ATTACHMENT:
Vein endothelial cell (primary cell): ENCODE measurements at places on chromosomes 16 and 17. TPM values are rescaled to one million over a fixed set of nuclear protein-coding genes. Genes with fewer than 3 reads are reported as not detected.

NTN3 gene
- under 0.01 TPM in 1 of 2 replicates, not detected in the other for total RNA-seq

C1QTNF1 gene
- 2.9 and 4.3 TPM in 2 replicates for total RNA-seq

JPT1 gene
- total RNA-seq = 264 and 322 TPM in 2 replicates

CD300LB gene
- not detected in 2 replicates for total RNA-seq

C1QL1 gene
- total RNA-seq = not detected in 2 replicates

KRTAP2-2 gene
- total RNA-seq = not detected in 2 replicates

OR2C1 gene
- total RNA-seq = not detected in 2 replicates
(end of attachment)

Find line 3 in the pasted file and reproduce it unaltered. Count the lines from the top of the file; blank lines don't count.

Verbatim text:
- under 0.01 TPM in 1 of 2 replicates, not detected in the other for total RNA-seq